Science research councils have increasingly encouraged their grant-holders to engage with the public about their work and for many research grants some form of public engagement is now a necessity. But whom do these scientists end up engaging?
They find–for reasons unexplained in the article–that men disproportionally read science news.
[M]en are more likely to actively choose to consume science in their free time and the bias is much greater than that seen in formal education.
They report that although half of podcast listeners are female, women make up 10-33% of science podcast listeners. Similar trends exist for reading science news and blogs. The article does not explain why. Perhaps there are inherent biases in how news is presented to attract men? I would be interested in a reasonable explanation.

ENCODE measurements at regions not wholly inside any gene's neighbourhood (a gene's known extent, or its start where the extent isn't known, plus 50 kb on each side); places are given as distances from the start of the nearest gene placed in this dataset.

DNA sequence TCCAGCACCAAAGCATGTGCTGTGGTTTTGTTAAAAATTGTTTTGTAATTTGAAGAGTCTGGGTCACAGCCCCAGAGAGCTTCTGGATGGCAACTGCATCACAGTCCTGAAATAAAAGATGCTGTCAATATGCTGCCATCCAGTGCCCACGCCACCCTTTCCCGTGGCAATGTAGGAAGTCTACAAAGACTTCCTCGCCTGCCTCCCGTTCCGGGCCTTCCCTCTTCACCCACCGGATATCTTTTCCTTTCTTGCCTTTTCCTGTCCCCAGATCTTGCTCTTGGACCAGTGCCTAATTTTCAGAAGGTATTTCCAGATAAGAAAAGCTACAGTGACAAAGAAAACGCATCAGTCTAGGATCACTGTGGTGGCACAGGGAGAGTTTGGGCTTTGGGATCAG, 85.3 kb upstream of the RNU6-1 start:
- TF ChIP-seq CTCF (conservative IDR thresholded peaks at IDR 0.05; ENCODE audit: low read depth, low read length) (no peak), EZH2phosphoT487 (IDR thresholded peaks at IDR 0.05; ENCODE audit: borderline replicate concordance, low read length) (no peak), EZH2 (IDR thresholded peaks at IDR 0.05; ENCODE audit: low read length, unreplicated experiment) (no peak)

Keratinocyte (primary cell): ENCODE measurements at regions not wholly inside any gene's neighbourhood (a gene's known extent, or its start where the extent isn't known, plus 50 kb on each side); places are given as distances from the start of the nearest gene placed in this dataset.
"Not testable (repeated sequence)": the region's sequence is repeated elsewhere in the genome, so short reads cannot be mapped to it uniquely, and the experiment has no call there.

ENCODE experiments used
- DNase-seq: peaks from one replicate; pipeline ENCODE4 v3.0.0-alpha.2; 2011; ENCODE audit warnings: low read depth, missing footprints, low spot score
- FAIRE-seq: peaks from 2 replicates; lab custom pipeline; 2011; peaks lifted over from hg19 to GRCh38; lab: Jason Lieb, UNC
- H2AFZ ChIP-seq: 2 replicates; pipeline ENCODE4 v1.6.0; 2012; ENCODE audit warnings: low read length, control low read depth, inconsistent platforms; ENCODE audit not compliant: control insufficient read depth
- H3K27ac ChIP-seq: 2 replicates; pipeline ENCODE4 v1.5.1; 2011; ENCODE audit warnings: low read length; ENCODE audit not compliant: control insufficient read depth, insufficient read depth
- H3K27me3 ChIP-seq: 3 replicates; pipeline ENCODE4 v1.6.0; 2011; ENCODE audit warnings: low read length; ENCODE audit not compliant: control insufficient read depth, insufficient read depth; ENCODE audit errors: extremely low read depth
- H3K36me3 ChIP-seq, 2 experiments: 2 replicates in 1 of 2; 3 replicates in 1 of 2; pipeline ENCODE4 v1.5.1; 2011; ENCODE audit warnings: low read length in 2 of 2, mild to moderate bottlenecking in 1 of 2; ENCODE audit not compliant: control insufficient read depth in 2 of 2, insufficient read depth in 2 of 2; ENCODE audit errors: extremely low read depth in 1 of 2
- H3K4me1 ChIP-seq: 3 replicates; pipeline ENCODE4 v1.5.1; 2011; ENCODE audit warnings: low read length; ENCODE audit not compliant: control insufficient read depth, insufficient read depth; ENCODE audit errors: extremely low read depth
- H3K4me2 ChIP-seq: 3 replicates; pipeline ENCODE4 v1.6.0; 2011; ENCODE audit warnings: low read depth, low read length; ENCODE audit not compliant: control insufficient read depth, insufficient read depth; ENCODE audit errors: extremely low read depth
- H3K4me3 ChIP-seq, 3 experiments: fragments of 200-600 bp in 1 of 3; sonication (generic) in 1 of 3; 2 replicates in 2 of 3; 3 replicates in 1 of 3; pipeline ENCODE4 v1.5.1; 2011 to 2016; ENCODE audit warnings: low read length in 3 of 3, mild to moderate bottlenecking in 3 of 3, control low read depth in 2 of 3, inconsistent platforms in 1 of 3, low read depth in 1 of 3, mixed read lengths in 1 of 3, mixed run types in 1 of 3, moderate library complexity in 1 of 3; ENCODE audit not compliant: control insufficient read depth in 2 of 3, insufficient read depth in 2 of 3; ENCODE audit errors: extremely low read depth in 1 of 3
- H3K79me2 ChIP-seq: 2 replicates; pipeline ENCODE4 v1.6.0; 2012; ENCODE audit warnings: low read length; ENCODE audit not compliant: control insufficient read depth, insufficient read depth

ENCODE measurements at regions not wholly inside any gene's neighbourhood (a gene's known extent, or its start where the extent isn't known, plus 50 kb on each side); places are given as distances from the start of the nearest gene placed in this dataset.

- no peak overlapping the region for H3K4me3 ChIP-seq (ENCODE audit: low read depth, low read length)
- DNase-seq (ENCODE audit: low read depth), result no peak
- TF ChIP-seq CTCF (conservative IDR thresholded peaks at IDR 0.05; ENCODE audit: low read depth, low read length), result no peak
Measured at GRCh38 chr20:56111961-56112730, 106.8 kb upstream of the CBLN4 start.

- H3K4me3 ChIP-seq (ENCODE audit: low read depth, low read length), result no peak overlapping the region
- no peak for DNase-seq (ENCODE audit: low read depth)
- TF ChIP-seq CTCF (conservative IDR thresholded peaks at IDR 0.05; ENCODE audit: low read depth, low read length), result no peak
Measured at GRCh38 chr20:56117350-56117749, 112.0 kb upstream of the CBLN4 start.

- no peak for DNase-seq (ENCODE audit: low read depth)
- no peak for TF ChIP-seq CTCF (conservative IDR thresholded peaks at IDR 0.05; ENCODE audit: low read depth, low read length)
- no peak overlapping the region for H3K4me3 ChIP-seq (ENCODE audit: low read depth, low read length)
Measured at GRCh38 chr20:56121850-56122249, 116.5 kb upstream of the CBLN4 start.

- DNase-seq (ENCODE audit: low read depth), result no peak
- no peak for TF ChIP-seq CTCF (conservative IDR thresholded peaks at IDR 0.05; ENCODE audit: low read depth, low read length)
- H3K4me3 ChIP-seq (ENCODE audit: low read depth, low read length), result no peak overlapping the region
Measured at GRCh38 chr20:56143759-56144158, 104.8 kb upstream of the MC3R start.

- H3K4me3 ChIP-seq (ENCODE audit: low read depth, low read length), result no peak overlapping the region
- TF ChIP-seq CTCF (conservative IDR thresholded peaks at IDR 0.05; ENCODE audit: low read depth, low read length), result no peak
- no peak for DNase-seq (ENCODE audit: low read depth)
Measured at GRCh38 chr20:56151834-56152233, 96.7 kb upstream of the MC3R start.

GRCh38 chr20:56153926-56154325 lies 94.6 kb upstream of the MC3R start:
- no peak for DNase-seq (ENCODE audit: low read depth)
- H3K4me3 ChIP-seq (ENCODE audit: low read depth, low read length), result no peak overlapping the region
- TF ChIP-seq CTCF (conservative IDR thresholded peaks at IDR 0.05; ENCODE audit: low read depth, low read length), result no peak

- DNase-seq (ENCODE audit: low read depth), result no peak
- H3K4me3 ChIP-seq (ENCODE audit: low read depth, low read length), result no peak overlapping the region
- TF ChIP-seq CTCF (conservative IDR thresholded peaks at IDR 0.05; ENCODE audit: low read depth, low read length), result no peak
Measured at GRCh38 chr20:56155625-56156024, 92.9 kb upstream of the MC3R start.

The question is, do women read this blog? Based on the comments, I’d say yes.
I started writing this blog without gender in mind. At some point, I made a conscious effort to occasionally write more about my personal life as a female geek (like the last two weeks, when I blogged about baking and sewing). I did this in part to address some of the STEM stereotypes that are decidedly male (like this list–the first item assumes that the presumably male engineer has a wife), which at one time made me feel somewhat excluded from the “real” STEM community of engineer/OR geeks in my case. I have learned learned that I do in fact belong. I have met many geeky women who have had similar experiences. This issue weighs heavily on me, particularly as a university professor who wants everyone to feel welcome to the OR table. I certainly hope everyone feels welcome at this blog.
I don’t want this blog to be a blog just for women, but I wholeheartedly support other female bloggers in the sciences, operations research or otherwise:
- new blog Reflections on OR by Patricia Randall
- Güzin Bayraksan’s OR Blog
- RENeW by Anna Nagurney
- Thoughts on business, engineering and higher education by Aurelie Thiele
- ThinkOR by Dawen Peng